NORTH COAST -- The first official tally of the impact of the stormy 2011 winegrape season is in: North Coast vintners crushed 11.8 percent fewer tons last year than in 2010, and the value of the 2011 crop at nearly $848 million was 6.9 percent smaller than the year before, despite average per-ton prices rising 5 percent to 10 percent last year, according to preliminary state figures released today.
"The crop was down from last year, but it is probably not down as far as some predicted in November and December, said Glenn Proctor, partner of San Rafael-based wine and grape brokerage Ciatti Co. "As we went into January we felt it was not as bad, as growers started reporting crop size."
The 2011 California Grape Crush Report, an annual benchmark for grape sales contracts, chronicles three interwoven wine industry storylines for the year, according to Brian Clements of Novato-based Turrentine Brokerage.
"It tells the story of increasing (bottle) sales," he said. "It tells the story of Mother Nature impacting crops. It tells the story of wineries and growers working together to get the crop in at lower-than-contracted sugar levels."
A number of grape purchase contracts stipulate target levels of sugar in grape berries and other quality aspects for fruit that a winery will accept from a grower. Without irrigation or rain, cluster berries start raisining -- lowering cluster weight -- and sugar levels increase.
Fewer but heavier lower-sugar clusters have partly offset large reductions in yield because of the weather, Mr. Clements speculated.2011 crop drop equal to 3.5 million North Coast cases, 17 million statewide
North Coast tonnage fell to 378,000 tons last year from nearly 429,000 in 2010. That 50,600-ton decrease would be like removing from store shelves, restaurants and tasting rooms almost 3.5 million 9-liter cases of wine, based on the industry rules of thumb of 165 gallons of wine per ton and 2.4 gallons per case.
"Most wineries have worked through their inventories by discounting and bulk sales (of wine)," Mr. Clements said. "Now there's demand for bulk wine and grapes."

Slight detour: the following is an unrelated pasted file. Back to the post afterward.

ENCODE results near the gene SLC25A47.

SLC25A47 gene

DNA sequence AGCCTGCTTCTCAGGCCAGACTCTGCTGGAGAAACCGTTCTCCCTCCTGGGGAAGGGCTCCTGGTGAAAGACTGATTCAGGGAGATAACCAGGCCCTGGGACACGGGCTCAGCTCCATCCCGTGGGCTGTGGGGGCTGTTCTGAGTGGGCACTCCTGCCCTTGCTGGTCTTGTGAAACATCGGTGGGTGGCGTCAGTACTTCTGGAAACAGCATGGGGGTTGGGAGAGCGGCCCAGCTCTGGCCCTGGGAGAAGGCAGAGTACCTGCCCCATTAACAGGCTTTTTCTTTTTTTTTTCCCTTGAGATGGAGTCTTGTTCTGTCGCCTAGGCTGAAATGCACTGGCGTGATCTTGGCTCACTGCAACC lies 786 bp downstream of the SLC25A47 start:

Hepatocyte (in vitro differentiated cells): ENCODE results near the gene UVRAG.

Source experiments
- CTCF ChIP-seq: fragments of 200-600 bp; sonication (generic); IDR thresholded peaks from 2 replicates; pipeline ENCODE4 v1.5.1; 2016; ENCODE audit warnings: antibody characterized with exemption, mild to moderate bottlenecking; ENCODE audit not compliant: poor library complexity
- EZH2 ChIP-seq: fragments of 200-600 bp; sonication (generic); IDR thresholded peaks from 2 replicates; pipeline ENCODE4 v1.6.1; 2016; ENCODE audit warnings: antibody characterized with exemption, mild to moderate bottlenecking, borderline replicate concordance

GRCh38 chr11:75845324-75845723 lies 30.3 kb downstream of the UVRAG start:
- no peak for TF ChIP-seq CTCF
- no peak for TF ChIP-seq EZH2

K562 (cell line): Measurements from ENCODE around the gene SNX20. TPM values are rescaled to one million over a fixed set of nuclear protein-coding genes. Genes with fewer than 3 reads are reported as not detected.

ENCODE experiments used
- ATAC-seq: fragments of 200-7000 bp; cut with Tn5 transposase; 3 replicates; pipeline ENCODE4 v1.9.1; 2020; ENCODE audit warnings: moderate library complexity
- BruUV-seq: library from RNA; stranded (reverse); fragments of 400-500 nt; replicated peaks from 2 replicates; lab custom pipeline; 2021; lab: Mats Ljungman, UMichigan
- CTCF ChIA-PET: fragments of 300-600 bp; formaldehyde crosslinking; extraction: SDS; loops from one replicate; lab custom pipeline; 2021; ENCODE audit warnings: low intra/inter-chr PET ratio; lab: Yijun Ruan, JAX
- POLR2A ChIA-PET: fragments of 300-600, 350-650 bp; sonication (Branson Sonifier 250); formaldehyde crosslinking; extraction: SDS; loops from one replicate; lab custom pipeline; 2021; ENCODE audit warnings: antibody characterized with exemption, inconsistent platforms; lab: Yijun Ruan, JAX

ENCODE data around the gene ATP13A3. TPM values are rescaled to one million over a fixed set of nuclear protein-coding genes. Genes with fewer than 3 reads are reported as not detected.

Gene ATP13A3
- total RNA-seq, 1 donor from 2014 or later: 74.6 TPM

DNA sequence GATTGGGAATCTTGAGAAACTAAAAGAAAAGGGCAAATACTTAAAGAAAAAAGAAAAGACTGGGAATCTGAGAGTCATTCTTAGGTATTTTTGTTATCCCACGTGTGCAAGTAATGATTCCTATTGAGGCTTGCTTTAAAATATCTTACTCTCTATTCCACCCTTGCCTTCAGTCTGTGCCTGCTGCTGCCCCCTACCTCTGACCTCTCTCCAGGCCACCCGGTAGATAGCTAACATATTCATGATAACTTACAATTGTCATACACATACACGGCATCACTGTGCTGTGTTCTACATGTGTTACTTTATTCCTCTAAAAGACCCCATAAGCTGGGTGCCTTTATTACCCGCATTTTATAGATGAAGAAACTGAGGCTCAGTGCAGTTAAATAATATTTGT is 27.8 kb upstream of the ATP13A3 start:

Winegrape tonnage statewide last year decreased 6.9 percent to 3.34 milli0n tons from the 2010 crop, making the 2011 crop the state's fourth-largest behind those of 2010, 2009 and 2005. The 246,000-ton decrease is equivalent to nearly 17 million cases of wine coming off the market. The value of the 2011 California winegrape crop slipped 7.0 percent to $1.63 billion from 2010, although the statewide average price rose 11.1 percent to $634.
"Generally across the state, we saw supply down and prices up," Mr. Proctor said.Chardonnay, sauvignon blanc tonnage hit hard
The biggest hit to crop size from the early-season rains, cool season and more rain at harvest was in Sonoma County and for that winegrowing region's top variety, chardonnay, according to the state report. It was the county's smallest chardonnay crop in seven years.
Total Sonoma County tonnage fell by nearly 26,000 tons, or 13.5 percent, to 166,000 tons from nearly 192,000 tons in 2010. Napa County tonnage shrank by 12.7 percent to 121,000 from nearly 138,000 a year before. Following harvest, industry crop-shortage estimates ranged from 20 percent to one-third.
Chardonnay tonnage in the county dropped 21 percent to 52,000. The variety was hit hard throughout the North Coast, off 22.2 percent in tonnage, with chardonnay off 23.1 percent in Napa County 23.7 percent in Mendocino County and by just more than one-third in Lake County.